https://www.cbp.gov/newsroom/stats/sw-border-migration
(May 2019 total for people arrested for entering the United States
illegally is over 132,000 for just the southwest border.)
https://plus.google.com/u/0/collection/QaXQkB
Yes totally agree ... it's an interesting archetype and very popular with readers and viewers ... "I am that man!'.

There are many other aspects of the Vorkosigan Saga that the Expanse has also borrowed ...
Jibini Kula Tumbili Kujisalimisha
2021-06-07 15:29:30 UTC
Permalink
On Friday, April 23, 2021 at 8:49:42 AM UTC+10, Jibini Kula
Post by Jibini Kula Tumbili Kujisalimisha
I am certain I am not the only person to have noticed the
similiarities between these two characters. Both can reasonably
be described as monsters, both have some degree of awareness of
their monstrousness, and both rely on what one fan (of The
Expanse) called a "prostethic conscience" - a leader figure -
to help them tell right from wrong when they can't do so
themselves (which is often, in both cases). And both thus fit
firmly into the pigeonhole of "He's a monster, but he's *our*
monster."
It's not an uncommon archtype. At its heart, the archtype is an
acknowledgement of the social nature of humans, which through
evolution has given us a strong genetic disposition towards
cooperative societies, enforced at the most basic level by
things like guilt and shame. But sometimes, even the most
civilized society *needs* an individual member who is not
subject to this genetic programming; someone who will "do what
needs to be done" even when "normal" people simply cannot. In
short, psychos who kill, maim, or otherwise inflict harm
without hesitation - monsters.
The similarities go beyond the archtype. Both are sons of
prostitutes, whose own mothers sold them into prostitution
themselves - until they were big enough to say no. Both grow as
characters through the course of the books, Bothari by choosing
a mistress (Cordelia) who expects him to be a better person, so
better he must be, and Amos through long term exposure to
Holden and simply learning, at a conscious level (there being
no subconsicous level that ever will), what other people see as
right and wrong.
But there are differences, too. Bothari literally gets off on
killing - "better than sex" - while Amos apparenlty feels
nothing at all - while killing, or while doing much of anything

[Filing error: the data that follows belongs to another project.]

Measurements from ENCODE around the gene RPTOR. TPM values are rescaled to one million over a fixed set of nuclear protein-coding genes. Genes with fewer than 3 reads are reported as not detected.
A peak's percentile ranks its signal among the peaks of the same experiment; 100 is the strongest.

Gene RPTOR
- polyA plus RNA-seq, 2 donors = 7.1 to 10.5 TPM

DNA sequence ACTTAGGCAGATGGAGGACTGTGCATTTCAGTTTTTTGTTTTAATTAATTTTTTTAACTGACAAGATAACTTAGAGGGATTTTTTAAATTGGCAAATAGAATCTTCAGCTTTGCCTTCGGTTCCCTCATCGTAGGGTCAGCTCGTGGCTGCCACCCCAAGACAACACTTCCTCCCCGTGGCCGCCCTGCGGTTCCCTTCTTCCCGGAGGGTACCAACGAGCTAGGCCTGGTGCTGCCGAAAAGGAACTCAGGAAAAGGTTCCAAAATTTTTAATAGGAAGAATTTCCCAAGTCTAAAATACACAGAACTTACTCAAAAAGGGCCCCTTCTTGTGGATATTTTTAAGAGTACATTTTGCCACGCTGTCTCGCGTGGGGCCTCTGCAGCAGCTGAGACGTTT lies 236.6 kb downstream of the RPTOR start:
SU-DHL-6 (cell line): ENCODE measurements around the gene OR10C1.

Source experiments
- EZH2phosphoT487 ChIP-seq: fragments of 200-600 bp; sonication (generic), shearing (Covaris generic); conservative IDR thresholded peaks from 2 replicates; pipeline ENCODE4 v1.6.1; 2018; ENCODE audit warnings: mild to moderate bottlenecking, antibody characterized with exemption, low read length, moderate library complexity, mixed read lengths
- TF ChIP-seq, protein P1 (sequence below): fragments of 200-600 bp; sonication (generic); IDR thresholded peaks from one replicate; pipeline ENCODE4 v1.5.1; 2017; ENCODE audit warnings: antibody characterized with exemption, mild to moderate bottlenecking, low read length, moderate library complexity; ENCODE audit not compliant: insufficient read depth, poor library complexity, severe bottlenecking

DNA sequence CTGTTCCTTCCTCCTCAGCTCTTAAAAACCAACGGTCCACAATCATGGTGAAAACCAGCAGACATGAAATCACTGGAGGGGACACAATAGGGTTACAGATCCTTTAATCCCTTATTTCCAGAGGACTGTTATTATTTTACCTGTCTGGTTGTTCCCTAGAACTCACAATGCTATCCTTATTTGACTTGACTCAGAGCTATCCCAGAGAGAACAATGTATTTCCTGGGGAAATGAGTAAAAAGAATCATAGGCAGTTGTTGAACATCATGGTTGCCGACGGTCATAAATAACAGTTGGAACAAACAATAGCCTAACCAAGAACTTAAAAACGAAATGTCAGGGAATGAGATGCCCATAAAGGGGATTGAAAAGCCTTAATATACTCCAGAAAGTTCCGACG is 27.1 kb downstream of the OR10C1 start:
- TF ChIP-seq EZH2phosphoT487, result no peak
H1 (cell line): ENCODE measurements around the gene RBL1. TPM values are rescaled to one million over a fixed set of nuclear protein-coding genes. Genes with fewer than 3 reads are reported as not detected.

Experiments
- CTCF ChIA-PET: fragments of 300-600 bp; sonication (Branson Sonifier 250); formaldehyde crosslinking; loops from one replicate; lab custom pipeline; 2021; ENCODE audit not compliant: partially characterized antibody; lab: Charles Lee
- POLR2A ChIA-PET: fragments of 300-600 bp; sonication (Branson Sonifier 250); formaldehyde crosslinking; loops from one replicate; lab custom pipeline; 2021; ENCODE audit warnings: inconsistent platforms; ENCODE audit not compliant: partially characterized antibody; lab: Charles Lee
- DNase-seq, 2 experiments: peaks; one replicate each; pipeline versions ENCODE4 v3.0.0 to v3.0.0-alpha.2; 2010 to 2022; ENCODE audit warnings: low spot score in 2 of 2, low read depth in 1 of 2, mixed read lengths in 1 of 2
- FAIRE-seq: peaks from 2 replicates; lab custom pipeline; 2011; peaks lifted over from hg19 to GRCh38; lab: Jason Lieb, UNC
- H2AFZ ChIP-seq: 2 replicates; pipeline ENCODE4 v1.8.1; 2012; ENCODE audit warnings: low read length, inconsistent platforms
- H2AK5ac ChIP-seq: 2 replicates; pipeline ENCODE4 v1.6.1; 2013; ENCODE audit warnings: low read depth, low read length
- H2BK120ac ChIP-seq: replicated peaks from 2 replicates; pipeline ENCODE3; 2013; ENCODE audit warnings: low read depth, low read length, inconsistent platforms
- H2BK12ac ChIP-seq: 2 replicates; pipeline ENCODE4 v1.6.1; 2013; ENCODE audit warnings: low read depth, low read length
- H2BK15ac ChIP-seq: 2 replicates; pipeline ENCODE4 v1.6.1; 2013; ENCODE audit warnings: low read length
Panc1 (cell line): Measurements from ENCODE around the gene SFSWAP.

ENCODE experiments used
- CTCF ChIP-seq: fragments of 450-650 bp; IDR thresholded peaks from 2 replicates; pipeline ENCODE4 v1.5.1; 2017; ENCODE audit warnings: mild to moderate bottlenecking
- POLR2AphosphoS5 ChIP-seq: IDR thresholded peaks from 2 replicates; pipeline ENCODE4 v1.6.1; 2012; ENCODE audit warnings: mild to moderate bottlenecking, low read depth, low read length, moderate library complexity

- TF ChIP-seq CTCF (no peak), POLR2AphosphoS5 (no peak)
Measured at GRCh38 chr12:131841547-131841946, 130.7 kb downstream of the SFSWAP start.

else. Bothari has had his mind tampered with to the point where
there are large gaps in his memory, while Amos remembers
everything he's done and everything done to him. Bothari
aspires to meet the expectations of his master, while Amos
seems to want, first and formost, to not be put down as a rabid
dog, but secondarily, wants to be a better person than he knows
he is (if only to enhance his chances of survival). In the end,
Bothari only finds his redemption in death, while Amos finds
his in being able to (try to) guide another sociopath
("Peaches") to a more socially acceptable standard of behavior.
(Of course, we don't have Amos' end yet, there still being one
more novel to come.)
--
Terry Austin
Proof that Alan Baker is a liar and a fool, and even stupider
https://www.cbp.gov/newsroom/stats/sw-border-migration
(May 2019 total for people arrested for entering the United
States illegally is over 132,000 for just the southwest
border.)
https://plus.google.com/u/0/collection/QaXQkB
Yes totally agree ... it's an interesting archetype and very
popular with readers and viewers ... "I am that man!'.
There are many other aspects of the Vorkosigan Saga that the
Expanse has also borrowed ...
I doubt it's "boorowed" so much as "isnpired by common sources in
traditional storytelling."

But if they are directly borrowed, at least they borrowed from the
best.
--
Terry Austin

Proof that Alan Baker is a liar and a fool, and even stupider than
Lynn:
https://www.cbp.gov/newsroom/stats/sw-border-migration
(May 2019 total for people arrested for entering the United States
illegally is over 132,000 for just the southwest border.)

Vacation photos from Iceland:
https://plus.google.com/u/0/collection/QaXQkB